Pleasures and pressures

By the time of our annual holiday in the May of 1973 Joan's multiple schlerosis had become obvious to all, for she had exchanged her walking stick for a zimmer frame. Nevertheless we decided to go back to the Highlands of  Scotland, this time even a little further north; to a place called Gairloch. The girls were now of an age not necessarily to want the rigours of a sixteen hour car journey or of being tossed about on the ocean in a small boat for ten days. We trusted them to stay home. (When we returned we found our household had increased by one small kitten, but that's another story!) Joan herself liked the sea fishing and with two increasingly strong young boys along I knew we could get her in and out of boat, car or anything else. We pitched our tent at Big Sand, overlooking the Sound between there and Longa Island. It was in that Sound, that magical holiday, that we had great catches of plaice, dabs and haddock amongst other species, and where Robert caught his British record dab (limanda limanda). Two pounds, twelve ounces and two drams.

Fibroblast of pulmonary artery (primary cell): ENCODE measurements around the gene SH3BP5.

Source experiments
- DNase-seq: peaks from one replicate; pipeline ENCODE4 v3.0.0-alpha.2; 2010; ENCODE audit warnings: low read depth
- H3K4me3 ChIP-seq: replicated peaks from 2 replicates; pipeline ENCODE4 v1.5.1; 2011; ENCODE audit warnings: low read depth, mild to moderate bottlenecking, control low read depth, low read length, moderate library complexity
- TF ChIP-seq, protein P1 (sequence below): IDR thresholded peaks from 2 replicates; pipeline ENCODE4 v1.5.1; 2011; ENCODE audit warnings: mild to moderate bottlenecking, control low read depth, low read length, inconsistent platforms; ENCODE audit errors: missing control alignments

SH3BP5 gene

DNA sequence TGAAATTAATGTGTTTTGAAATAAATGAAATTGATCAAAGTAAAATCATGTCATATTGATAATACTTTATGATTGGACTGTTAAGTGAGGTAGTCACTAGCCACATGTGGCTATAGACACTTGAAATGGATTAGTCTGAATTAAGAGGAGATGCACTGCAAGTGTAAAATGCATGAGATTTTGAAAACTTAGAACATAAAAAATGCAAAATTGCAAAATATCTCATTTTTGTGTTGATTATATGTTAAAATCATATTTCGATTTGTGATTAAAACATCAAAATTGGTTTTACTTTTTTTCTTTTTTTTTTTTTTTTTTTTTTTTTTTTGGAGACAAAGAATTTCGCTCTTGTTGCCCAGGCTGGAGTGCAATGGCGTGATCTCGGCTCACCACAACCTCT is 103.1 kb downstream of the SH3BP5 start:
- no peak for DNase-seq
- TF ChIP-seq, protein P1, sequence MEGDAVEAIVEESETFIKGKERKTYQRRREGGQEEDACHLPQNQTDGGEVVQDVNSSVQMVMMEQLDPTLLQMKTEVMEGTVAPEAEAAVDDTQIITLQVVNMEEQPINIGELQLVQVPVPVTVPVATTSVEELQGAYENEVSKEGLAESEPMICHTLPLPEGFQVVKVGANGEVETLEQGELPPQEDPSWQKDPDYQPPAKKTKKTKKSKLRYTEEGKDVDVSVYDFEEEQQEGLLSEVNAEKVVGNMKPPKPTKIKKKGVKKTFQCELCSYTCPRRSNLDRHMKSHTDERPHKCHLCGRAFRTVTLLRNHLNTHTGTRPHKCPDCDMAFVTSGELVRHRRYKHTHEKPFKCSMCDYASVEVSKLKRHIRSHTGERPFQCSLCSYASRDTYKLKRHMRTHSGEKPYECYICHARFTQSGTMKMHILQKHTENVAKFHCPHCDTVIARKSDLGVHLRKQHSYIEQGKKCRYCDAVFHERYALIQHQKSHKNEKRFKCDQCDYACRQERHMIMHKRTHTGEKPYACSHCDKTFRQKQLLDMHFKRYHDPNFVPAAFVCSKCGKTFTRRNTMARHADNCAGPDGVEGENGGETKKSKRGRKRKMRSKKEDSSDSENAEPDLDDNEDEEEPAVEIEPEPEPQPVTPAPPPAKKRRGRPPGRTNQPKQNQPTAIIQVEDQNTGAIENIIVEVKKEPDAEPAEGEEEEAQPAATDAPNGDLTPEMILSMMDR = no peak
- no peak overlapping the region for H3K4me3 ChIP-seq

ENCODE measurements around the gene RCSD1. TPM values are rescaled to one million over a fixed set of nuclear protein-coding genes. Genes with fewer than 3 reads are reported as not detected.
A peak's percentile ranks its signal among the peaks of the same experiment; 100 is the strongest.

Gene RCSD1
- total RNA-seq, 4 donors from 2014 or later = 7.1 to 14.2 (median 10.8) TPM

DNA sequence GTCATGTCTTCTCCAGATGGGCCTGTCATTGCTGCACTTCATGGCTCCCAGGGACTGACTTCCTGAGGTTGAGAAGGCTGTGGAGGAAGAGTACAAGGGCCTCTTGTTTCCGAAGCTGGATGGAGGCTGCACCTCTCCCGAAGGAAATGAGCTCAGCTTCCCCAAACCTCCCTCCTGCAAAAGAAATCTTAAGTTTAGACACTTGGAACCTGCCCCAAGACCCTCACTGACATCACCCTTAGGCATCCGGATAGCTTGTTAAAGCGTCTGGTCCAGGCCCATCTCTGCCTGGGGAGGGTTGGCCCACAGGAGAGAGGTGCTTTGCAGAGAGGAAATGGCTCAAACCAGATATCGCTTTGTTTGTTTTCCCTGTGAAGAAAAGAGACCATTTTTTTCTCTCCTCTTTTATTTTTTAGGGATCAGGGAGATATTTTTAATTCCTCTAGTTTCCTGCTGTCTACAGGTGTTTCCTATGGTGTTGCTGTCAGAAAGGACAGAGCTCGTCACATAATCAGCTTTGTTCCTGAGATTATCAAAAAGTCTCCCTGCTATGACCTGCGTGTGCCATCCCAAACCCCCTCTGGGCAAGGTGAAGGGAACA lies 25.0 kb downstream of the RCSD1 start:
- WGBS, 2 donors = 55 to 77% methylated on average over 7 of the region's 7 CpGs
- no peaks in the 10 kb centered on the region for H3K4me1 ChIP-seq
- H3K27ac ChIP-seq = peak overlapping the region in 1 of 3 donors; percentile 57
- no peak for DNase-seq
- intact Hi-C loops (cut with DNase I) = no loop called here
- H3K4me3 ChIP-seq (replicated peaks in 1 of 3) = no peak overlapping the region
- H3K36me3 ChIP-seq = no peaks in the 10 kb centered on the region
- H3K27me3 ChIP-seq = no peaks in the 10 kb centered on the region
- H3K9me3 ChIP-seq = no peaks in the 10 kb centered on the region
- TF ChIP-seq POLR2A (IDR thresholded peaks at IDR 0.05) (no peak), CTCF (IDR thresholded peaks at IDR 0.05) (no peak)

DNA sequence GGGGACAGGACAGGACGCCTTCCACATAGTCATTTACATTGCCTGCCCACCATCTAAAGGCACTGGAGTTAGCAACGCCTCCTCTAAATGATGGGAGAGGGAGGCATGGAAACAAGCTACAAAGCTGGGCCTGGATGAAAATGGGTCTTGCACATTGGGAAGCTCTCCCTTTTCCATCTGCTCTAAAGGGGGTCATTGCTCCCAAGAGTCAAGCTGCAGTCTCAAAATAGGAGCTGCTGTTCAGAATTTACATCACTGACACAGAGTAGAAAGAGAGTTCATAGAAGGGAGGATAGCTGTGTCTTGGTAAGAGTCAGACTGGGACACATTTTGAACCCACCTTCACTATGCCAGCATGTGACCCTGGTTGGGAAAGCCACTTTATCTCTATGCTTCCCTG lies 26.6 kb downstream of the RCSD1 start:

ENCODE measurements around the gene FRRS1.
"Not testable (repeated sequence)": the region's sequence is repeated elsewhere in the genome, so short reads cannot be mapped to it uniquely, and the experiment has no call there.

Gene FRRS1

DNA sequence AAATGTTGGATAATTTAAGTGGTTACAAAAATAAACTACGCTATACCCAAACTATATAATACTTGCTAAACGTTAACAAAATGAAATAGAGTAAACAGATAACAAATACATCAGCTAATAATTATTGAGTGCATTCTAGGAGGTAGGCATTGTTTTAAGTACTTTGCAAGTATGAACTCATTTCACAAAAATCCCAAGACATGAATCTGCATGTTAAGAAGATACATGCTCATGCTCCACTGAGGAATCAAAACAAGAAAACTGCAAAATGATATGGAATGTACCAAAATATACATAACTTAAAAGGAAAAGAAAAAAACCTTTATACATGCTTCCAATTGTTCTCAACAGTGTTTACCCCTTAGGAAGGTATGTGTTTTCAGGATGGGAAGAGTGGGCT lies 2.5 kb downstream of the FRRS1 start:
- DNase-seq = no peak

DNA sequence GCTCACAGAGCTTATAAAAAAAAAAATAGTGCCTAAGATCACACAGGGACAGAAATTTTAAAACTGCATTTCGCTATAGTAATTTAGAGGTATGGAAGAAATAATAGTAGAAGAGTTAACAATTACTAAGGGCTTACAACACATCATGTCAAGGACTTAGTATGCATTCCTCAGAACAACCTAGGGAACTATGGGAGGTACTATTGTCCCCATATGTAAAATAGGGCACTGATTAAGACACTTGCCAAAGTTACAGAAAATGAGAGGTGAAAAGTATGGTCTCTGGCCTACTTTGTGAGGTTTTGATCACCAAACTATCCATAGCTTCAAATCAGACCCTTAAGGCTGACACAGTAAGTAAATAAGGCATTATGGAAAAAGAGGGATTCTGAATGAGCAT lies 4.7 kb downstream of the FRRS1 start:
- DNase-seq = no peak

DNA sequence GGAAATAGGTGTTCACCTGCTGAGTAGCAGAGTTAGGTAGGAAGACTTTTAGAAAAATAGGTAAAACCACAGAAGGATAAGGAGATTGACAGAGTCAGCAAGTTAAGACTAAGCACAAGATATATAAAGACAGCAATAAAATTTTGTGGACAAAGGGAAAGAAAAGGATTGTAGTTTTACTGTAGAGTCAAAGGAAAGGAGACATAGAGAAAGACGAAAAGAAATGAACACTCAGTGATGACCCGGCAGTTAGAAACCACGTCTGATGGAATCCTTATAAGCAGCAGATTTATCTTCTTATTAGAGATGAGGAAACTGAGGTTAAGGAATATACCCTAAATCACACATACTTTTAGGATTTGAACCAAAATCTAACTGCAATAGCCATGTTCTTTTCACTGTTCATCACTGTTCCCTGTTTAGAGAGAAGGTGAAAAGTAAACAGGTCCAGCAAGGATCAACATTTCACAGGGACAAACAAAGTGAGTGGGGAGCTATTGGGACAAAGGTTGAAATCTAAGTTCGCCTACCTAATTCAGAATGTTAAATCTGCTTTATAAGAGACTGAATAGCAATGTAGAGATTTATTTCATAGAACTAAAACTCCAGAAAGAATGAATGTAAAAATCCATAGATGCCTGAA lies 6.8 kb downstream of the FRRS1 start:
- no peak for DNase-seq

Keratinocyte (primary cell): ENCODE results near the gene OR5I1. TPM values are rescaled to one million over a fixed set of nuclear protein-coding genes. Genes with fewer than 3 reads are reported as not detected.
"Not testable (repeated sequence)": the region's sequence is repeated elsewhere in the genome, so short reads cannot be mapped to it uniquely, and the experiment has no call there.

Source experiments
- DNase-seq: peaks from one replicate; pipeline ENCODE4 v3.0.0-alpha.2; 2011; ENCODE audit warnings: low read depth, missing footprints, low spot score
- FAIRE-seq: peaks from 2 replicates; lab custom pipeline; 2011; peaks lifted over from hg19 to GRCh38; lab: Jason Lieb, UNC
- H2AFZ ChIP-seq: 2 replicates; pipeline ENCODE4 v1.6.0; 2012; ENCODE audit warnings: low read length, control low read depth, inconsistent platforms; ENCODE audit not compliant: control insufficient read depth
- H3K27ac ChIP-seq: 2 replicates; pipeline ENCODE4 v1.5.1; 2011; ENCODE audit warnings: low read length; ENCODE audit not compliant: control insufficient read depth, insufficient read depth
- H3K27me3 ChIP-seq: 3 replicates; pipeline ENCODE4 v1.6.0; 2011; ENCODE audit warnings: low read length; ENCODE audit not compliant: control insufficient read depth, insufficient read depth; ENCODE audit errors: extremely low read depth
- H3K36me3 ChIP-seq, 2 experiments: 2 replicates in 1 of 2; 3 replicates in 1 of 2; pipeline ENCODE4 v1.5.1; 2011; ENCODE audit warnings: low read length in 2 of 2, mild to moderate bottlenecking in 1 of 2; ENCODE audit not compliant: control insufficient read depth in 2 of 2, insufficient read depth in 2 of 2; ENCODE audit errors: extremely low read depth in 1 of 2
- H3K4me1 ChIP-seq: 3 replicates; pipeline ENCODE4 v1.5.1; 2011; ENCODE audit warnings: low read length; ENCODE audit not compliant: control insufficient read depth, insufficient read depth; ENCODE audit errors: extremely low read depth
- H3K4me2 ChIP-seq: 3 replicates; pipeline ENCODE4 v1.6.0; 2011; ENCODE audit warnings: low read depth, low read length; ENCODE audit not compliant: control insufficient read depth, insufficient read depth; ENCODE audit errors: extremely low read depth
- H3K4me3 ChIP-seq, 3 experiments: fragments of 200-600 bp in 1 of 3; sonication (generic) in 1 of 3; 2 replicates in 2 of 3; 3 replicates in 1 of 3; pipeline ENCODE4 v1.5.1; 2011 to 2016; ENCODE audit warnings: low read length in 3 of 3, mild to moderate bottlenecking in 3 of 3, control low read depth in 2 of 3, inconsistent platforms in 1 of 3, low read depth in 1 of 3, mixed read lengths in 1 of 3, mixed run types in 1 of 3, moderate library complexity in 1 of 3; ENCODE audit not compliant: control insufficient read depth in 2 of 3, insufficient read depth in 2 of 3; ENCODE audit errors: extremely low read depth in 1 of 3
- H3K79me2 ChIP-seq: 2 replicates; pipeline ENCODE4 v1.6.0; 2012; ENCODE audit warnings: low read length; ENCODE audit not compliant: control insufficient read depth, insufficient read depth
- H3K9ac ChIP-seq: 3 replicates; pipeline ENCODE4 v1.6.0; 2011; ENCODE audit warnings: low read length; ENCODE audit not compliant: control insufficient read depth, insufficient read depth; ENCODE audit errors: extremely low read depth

I phoned to register the record and was asked to take the fish as quickly as possible to the Glasgow Museum of Natural History  for validation. The record stood (and featured in the Guinness Book of Records) for more than twenty five years. It won several prizes including a two week family holiday on the West Coast of Ireland, so that October we towed Culash up to Liverpool, were ferried across to Dublin then drove across Ireland to lovely Trallee. A second great holiday. But on the way back, whilst heading for our ferry on Saturday night the wheel bearing on our boat trailer gave up just off the famous O'Connell Street. 'The Troubles' being at that time in full spate I was more than a little concerned. Nevertheless a fellow dressed up for his night out offered to help. He drove  Stuart and I to his home in the suburbs, leaving Robert in charge of my incapacitated wife and incapacitated transport. The man was kindness personified. He botched up a piece of galvanised iron pipe and, with a handful of glutinous grease we were up and running, at least as far as the ferryboat and into a Liverpool garage the next day. Furthermore our benefactor would accept no compensation. Reminds me of when a fellow did me an unsolicited kindness here in the Highlands. Again I offered to pay; Bryan, he told me, Up here you have to learn how to take.